Elder abuse is a serious problem across the country. For family members with elderly loved ones in nursing homes or assisted living facilities, it can be extremely difficult to learn that your loved one’s personal injuries could have been prevented. How do you know if you or your family member is entitled to file a claim for financial compensation?
Elder Abuse and Neglect
When nursing home abuse does occur, it is important to remember that the caregiver and/or the facility may have violated federal and state regulations when it comes to nursing home care.
What types of elder abuse exist? According to the National Center on Elder Abuse (NCEA) and the Administration on Aging (AOA), there are many different forms of elder abuse, and family members and friends should be able to recognize the signs and symptoms of each.
Different types of abuse frequently include the following:
- Physical abuse: any kind of physical force that results in bodily pain, injury, or impairment.
- Psychological or emotional abuse: verbal acts that inflict anguish, distress, or pain onto a victim.
- Sexual abuse: any non-consensual sexual contact with an elderly person.Neglect: a caregiver’s (or facility’s) failure or refusal to fulfill its duties or obligations to an elder, often resulting in serious and life-threatening injuries.
- Financial abuse: improper or illegal use of an elderly person’s money, property, or other assets.
How do these forms of abuse take place?
In one recent incident reported in the Wall Street Journal, a 77-year-old Bronx nursing home resident suffered fatal injuries after getting into “a physical altercation” with his aide. While the aide argues that the elderly patient hit her first, the incident looks a lot like physical abuse of an elderly person. Signs and symptoms of physical abuse often include but are not limited to: bruises, broken bones, open wounds or cuts, and sprains or dislocations. In other words, physical abuse often yields visible physical symptoms, but it can also result in an elderly person’s drastic change in emotional behavior.
What does neglect look like? While nursing home neglect may not produce the same symptoms as physical abuse, it often does have physical signs. An example is in the hypothetical case involving neglect in which an aide at a nursing home repeatedly fails to change the position of a bedridden elderly patient. As a result of the aide’s failure to perform these duties, the patient begins suffering from bedsores. Bedsores are just one sign of elder neglect. Others include but are not limited to: dehydration, malnutrition, soiled bedding, fecal and/or urine smells, and unattended or untreated health problems.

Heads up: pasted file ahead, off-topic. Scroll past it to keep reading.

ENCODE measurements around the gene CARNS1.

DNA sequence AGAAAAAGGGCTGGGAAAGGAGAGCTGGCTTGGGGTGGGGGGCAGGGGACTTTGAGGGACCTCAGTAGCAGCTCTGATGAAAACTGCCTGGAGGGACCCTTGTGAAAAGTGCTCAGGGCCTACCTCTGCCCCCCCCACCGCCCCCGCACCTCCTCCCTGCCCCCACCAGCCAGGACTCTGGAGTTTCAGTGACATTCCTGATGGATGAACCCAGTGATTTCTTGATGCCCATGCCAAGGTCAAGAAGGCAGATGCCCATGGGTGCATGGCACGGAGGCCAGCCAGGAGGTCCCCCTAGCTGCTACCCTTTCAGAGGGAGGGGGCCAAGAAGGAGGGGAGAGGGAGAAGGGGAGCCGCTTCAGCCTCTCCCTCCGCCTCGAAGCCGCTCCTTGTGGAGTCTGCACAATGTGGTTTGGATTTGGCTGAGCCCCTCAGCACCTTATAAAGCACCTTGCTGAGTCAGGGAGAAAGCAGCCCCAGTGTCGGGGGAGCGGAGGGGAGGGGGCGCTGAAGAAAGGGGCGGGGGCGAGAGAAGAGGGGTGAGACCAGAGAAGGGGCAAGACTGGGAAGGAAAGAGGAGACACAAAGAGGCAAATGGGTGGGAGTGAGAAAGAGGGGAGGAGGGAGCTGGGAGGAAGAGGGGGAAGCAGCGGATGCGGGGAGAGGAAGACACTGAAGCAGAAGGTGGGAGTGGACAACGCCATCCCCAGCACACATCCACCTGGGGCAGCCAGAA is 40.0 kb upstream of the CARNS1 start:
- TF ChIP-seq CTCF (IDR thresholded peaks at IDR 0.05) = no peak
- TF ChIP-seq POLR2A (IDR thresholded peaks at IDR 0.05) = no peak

Laws and Regulations for Elder Care
Under the federal Nursing Home Reform Act, elderly nursing home patients have a Bill of Rights. This Bill of Rights entitles them (among other rights) to freedom from abuse, mistreatment, and neglect. Specifically, 42 CFR § 483.25 requires nursing homes to provide a certain quality of care to each resident, which means making sure of the following:
- Provide adequate number of trained staff members;
- Have a comprehensive care plan for each resident;
- Provide adequate supervision of residents to prevent accidents;
- Conduct regular assessments of each resident;
- Provide services, if necessary, for each resident to carry out activities of daily living; and
- Take steps to ensure that patients do not develop bedsores.
Many state laws require nursing homes to meet certain standards that are similar to the Federal requirements stated above. If a nursing home fails to meet its Federal and State duties and an elderly person suffers an injury because of physical abuse or neglect, the elderly person and/or his family may be eligible to file a claim for financial compensation.
Contact an Experienced Nursing Home Abuse Lawyer
Federal and state laws exist to protect elderly residents from abuse and neglect. Nevertheless, the number of nursing home abuse incidents are on the rise. If you believe that your elderly loved one has sustained injuries caused by nursing home abuse or neglect, you should contact an experienced nursing home abuse lawyer to determine your rights.